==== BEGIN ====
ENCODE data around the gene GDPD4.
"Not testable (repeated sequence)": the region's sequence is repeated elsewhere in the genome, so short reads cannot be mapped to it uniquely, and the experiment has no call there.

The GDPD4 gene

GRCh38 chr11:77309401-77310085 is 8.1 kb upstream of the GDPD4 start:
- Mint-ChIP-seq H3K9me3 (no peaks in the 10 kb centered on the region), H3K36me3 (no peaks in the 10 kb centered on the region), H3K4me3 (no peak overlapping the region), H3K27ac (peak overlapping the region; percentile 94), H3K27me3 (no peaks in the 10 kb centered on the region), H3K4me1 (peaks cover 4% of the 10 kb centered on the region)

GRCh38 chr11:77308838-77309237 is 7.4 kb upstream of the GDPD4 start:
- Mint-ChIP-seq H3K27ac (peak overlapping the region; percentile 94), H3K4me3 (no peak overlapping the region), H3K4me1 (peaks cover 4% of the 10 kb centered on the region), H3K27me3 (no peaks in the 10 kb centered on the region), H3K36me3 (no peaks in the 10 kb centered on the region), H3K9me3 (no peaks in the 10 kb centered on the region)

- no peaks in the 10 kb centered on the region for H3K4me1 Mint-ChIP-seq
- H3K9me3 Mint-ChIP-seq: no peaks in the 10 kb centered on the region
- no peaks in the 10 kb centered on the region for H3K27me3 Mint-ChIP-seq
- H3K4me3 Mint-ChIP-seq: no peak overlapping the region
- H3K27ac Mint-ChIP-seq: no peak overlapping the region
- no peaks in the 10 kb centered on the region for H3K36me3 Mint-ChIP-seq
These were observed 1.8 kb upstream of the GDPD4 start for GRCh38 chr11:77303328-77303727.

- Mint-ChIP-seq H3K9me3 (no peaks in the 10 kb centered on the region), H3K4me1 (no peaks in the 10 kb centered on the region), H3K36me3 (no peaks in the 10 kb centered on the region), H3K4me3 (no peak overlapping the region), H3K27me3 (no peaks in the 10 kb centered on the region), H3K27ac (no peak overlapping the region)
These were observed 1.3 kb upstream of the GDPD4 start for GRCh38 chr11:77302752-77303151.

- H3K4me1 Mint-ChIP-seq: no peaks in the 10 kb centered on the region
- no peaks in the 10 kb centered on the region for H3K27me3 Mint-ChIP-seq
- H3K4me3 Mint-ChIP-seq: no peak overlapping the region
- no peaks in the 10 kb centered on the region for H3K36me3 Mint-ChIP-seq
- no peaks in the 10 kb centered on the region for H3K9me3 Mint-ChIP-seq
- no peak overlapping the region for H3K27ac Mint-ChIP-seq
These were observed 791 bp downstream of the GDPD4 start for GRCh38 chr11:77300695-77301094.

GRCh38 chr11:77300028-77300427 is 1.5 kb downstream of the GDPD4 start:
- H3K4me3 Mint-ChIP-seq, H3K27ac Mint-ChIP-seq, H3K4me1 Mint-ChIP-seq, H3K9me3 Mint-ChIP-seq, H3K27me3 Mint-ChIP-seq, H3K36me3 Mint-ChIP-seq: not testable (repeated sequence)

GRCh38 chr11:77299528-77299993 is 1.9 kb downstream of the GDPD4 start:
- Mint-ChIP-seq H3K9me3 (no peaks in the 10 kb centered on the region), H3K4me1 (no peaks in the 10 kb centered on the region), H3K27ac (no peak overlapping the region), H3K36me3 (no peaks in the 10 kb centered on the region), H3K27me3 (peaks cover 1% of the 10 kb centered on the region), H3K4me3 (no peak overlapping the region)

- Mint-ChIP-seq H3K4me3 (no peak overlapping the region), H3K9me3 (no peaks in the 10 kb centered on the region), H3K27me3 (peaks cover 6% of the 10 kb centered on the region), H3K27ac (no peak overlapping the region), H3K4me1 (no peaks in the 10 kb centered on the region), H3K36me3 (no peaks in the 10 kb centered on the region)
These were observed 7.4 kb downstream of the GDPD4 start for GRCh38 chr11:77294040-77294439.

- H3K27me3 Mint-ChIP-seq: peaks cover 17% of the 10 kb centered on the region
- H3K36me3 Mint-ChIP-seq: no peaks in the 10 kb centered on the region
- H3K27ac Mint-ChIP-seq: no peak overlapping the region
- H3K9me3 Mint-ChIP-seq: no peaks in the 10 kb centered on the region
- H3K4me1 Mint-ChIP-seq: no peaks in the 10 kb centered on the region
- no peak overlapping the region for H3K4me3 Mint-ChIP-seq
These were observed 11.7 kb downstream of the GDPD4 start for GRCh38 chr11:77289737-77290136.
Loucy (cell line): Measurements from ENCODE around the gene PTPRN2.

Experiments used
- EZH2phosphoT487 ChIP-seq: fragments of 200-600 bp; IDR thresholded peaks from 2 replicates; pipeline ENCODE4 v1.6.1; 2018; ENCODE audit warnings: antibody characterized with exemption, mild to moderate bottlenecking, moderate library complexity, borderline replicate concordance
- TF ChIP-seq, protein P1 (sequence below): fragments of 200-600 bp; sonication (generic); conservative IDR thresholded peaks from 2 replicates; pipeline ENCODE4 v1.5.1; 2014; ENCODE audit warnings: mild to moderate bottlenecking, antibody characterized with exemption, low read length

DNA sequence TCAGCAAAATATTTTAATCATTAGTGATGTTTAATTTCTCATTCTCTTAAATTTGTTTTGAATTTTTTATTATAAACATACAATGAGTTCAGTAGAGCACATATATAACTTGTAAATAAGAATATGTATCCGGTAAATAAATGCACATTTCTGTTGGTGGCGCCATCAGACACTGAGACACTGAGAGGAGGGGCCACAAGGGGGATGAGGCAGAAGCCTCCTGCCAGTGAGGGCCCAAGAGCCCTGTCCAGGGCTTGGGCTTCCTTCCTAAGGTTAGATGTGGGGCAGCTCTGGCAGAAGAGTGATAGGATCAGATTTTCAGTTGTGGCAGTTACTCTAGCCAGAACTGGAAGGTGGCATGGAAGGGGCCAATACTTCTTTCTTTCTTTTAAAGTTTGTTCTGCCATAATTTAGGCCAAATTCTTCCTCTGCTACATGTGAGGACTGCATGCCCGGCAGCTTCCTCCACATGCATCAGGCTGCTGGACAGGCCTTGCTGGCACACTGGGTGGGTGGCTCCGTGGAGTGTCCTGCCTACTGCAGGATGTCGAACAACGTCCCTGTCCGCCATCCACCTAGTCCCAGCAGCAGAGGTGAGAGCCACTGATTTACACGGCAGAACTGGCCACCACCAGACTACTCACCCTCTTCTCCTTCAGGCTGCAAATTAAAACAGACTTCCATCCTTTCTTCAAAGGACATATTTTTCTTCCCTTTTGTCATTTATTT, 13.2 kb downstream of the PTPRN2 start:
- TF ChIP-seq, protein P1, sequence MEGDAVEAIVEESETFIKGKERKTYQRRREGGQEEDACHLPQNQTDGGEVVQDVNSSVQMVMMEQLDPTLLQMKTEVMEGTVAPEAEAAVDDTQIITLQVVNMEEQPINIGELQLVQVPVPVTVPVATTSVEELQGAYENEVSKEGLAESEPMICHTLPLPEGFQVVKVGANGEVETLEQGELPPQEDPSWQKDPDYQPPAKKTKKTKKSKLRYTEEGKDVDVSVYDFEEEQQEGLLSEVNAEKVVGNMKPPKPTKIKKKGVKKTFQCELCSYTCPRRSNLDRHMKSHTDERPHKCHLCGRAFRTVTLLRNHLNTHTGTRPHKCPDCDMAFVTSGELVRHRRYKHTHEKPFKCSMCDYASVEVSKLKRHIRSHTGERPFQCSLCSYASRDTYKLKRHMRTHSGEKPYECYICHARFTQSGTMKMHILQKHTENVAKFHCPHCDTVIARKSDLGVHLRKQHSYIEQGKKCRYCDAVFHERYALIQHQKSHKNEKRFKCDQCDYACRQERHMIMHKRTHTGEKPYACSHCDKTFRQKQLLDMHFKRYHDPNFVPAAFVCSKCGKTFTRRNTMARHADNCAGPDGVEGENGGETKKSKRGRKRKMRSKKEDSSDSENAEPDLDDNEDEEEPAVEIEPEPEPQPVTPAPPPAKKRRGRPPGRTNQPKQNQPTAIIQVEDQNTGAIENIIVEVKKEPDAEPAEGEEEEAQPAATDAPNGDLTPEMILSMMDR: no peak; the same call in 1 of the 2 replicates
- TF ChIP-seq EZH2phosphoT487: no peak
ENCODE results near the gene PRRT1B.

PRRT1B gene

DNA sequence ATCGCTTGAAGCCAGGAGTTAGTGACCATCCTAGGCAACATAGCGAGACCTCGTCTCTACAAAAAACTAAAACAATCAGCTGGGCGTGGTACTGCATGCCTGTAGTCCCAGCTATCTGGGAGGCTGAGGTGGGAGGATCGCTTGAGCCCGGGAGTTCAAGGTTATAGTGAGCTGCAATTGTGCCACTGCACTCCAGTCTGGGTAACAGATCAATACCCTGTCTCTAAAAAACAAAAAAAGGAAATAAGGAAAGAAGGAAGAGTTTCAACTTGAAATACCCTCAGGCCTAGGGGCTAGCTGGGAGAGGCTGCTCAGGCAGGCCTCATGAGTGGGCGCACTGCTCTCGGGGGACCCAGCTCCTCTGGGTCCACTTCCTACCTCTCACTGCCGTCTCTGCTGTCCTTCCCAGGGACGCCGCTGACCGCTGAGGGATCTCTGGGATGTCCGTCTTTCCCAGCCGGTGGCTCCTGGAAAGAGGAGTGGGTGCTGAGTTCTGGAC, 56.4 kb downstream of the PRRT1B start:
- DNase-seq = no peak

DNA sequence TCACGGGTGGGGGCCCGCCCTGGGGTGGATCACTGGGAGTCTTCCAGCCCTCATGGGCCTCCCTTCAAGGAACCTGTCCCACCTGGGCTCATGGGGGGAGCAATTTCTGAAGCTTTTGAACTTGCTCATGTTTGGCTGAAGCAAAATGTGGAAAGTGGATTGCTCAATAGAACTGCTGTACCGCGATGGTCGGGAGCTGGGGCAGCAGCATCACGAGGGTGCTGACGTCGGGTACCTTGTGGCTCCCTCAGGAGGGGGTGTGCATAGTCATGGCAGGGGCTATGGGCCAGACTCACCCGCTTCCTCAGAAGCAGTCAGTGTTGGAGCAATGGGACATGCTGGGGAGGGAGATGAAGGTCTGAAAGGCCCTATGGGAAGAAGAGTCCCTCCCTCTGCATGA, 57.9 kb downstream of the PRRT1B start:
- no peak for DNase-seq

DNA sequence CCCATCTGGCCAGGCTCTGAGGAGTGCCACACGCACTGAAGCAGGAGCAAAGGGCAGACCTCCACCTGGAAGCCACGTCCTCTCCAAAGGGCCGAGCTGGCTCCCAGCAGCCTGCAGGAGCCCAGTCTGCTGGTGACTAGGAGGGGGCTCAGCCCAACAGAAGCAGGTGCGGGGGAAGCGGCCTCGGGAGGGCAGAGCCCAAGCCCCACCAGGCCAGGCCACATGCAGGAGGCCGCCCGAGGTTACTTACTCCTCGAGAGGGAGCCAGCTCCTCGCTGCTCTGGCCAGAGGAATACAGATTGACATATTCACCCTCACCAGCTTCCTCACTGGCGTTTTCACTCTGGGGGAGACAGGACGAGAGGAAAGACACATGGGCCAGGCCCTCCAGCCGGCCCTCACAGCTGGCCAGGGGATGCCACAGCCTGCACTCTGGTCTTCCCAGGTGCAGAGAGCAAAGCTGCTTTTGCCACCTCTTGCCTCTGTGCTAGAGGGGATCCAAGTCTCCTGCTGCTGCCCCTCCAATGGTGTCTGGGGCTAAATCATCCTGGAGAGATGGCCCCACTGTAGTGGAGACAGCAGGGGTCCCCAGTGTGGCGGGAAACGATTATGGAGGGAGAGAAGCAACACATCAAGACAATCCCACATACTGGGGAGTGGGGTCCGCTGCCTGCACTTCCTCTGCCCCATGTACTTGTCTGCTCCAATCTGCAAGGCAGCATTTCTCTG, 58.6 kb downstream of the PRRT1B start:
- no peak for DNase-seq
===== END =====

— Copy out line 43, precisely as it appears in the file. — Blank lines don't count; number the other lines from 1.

- TF ChIP-seq EZH2phosphoT487: no peak